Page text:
Norm discusses the disenfranchisement of prisoners and wonders why those who advocate giving inmates the vote seem to rarely put forward a clear case. Leaving aside the notions that prisoners are still human beings and citizens and that there is often an arbitrary division between custodial and non-custodial sentences, I would make two observations in support of the enfranchisement of offenders drawn from my experience working in a lifelong learning department that provided higher education in prisons.
The first is that prisoners are directly and intimately affected by decisions of the state and thus should have a say in their own representation. This is not just as a result of penal policy either.
For example, in 1997 the new Labour government introduced a very welcome funded fee remission scheme for low income students in part-time higher education. The money was managed by the universities' hardship funds and allowed the allocation of fee support to offender learning in prisons. Then, for some unknown reason, the government switched the allocation of funding from universities to local authorities. This created the usual short-term muddle out of a perfectly good system, but it also had another consequence. Prisoners do not have a local authority to apply to for support. Thus a, possibly unintended, effect of the change was the ending of inmates' access to some educational programmes. Prisoners are not a fashionable cause and, crucially, they are not voters. It makes it easy to overlook their needs.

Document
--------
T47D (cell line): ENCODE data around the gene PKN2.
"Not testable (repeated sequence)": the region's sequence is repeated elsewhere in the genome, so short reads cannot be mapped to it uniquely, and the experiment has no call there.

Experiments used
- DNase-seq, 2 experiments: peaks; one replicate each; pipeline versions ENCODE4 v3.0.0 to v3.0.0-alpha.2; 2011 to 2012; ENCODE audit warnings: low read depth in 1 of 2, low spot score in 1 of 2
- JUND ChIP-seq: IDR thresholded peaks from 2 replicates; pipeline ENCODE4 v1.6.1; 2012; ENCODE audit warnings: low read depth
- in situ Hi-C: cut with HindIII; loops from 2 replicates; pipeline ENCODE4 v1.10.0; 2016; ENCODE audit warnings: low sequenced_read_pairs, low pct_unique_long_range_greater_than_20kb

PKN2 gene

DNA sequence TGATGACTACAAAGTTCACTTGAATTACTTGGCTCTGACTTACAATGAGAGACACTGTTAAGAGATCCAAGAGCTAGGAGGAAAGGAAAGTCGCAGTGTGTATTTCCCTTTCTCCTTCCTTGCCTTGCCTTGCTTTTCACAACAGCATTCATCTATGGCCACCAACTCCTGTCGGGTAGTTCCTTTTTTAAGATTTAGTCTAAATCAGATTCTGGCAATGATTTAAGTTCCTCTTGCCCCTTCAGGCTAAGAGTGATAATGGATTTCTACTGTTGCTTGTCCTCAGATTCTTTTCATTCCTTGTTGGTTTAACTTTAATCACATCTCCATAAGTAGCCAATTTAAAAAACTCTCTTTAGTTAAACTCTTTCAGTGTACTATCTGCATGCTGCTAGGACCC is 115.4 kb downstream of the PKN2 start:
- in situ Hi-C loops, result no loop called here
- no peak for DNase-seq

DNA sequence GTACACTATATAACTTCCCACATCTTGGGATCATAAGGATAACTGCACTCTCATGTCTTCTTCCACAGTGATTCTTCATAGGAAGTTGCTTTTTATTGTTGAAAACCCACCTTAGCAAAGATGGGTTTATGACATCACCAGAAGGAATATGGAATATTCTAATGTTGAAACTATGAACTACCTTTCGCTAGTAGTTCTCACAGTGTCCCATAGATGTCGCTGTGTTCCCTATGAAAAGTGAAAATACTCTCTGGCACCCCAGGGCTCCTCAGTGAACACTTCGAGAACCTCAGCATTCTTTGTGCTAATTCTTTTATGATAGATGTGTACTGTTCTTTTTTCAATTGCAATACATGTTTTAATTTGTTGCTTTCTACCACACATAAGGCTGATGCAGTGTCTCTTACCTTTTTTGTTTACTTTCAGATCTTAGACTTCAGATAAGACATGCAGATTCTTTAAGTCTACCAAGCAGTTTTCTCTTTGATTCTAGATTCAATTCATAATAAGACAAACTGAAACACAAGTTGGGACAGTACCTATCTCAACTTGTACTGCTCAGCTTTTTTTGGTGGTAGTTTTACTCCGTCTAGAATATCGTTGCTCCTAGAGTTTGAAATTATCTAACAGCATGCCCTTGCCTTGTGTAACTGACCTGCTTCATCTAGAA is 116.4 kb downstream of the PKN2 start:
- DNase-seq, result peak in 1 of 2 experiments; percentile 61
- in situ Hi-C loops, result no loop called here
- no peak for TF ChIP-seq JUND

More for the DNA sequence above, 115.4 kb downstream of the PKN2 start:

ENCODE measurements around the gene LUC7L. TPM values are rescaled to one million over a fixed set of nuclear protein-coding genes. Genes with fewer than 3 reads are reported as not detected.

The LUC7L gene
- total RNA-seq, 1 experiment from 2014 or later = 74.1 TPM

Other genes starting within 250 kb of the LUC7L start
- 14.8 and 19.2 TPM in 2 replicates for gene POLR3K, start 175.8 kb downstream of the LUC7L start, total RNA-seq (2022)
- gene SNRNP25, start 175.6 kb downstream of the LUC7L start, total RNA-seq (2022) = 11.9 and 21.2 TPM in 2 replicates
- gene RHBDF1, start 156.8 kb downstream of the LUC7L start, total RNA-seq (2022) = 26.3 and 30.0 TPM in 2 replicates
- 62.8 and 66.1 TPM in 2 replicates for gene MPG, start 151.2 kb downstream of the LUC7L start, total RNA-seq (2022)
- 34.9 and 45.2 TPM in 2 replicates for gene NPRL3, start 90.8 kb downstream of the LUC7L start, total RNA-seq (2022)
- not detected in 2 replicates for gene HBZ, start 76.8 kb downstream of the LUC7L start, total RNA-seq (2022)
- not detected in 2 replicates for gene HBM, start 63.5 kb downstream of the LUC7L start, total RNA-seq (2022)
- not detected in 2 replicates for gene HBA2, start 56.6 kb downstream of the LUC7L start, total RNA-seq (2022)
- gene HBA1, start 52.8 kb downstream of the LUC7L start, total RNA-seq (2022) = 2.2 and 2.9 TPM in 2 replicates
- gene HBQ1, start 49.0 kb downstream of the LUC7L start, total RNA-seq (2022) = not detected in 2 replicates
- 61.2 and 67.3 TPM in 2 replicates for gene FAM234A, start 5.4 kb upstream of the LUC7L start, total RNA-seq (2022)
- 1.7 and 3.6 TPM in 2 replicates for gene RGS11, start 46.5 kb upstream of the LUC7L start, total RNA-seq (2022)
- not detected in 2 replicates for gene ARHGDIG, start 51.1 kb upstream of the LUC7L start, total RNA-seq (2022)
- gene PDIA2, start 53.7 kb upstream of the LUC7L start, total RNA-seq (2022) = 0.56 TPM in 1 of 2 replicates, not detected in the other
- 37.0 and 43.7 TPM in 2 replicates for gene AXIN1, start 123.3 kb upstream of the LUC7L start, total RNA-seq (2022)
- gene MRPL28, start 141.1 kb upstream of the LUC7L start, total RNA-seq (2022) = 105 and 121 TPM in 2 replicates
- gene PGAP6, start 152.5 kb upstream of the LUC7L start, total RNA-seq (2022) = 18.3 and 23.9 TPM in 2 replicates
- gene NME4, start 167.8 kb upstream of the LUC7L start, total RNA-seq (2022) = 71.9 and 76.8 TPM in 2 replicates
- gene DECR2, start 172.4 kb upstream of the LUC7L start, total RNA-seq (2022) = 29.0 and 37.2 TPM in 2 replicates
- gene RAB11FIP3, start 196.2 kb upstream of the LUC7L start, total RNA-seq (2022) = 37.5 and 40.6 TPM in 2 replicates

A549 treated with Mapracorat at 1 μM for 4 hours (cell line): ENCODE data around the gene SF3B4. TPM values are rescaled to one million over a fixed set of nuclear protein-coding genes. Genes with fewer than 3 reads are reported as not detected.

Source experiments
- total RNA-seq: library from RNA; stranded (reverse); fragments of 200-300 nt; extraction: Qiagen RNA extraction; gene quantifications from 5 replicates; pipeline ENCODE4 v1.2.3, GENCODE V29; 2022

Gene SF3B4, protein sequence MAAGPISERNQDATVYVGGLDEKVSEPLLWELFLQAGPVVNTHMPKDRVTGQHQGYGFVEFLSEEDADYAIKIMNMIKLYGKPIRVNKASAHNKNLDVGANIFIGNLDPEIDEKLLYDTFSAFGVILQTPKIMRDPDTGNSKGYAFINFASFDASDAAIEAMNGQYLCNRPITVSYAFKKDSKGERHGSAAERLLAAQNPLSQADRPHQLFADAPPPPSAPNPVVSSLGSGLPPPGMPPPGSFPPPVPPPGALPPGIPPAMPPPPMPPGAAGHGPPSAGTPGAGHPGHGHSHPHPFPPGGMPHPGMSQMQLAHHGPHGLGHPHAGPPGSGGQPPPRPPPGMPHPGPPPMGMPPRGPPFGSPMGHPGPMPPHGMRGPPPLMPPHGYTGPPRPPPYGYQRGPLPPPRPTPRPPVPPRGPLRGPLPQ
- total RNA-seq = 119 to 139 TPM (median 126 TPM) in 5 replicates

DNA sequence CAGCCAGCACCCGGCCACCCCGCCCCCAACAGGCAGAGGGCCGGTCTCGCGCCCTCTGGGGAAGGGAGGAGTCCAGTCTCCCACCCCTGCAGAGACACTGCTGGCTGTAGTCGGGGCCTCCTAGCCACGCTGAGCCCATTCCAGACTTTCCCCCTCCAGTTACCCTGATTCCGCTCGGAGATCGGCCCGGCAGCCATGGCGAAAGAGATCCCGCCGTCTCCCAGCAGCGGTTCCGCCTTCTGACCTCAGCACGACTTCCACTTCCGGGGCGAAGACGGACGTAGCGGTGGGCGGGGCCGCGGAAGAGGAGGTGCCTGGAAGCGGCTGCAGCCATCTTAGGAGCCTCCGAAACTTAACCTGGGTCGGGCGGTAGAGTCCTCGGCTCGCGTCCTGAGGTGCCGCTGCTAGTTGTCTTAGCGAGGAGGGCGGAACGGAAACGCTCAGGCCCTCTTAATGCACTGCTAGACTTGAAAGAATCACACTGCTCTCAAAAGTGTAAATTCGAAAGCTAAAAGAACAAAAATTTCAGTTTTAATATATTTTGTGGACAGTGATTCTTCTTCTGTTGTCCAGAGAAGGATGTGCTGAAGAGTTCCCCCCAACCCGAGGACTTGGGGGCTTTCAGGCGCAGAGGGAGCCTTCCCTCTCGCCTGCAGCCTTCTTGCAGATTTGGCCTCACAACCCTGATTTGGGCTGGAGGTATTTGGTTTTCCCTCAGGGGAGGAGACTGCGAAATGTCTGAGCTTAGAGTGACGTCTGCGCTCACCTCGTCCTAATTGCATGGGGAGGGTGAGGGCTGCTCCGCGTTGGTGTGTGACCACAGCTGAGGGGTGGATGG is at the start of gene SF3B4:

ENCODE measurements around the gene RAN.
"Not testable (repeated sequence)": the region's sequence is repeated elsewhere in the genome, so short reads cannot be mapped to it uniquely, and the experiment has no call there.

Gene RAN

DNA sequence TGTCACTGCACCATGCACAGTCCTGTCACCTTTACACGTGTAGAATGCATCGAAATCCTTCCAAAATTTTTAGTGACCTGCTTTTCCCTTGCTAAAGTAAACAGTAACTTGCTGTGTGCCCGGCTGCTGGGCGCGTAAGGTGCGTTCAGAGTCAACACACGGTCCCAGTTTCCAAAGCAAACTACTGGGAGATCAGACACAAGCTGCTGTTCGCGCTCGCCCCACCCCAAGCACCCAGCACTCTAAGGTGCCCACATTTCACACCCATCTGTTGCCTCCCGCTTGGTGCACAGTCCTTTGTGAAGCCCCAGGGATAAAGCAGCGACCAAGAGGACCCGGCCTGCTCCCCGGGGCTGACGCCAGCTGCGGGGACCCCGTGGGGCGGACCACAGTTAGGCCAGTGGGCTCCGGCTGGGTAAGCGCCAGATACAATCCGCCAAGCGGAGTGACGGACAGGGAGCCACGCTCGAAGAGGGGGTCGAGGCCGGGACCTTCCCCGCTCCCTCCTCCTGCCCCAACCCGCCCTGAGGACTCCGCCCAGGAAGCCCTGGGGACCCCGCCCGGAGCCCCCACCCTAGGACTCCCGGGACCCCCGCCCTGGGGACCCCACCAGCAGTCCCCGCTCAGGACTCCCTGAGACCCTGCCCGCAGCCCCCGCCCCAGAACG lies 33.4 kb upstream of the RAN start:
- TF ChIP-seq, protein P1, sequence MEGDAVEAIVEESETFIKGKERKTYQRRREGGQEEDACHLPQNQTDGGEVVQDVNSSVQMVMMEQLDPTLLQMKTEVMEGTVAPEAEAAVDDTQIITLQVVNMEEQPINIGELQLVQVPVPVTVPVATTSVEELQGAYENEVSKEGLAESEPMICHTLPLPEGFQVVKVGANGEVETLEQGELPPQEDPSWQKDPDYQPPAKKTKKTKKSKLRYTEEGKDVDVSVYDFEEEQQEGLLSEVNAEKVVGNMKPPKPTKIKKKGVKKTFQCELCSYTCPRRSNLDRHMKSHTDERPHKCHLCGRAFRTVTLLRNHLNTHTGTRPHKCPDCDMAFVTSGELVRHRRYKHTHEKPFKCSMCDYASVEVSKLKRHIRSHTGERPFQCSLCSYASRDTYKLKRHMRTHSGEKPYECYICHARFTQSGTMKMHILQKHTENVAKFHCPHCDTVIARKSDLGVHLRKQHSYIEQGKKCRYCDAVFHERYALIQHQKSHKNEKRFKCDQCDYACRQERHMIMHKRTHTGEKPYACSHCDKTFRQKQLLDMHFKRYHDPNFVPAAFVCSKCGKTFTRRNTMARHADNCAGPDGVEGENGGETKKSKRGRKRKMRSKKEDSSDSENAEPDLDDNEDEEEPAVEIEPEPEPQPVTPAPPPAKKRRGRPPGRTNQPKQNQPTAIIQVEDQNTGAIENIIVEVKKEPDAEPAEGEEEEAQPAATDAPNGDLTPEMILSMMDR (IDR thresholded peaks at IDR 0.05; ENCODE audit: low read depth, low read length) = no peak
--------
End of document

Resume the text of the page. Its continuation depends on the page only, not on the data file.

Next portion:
Secondly, and more importantly, there is the issue of prison as something other than a system of retribution. Giving rights to prisoners may have wider social benefits.
Our experience in Hull was that those who were involved in our courses had a far lower rate of re-offending than the national average. Academically, many were amongst our highest achievers, but I think there is more to it than that. One thing that engagement in education did was aid in a process of social re-integration. Social exclusion and political exclusion walk hand-in-hand. The exercise of political rights is one small part of citizenship, of inclusion. It is that very social inclusion that is a key element in preventing recidivism.
These utilitarian points aside, I also liked the impassioned speech given at last year's presentation night by the person who accepted the awards on behalf of our students who were otherwise detained. He said that, "whether we liked it or not, prisoners were part of our community". They are and I see no reason why they should be excluded from the rights and duties of citizenship whilst deprived of their liberty.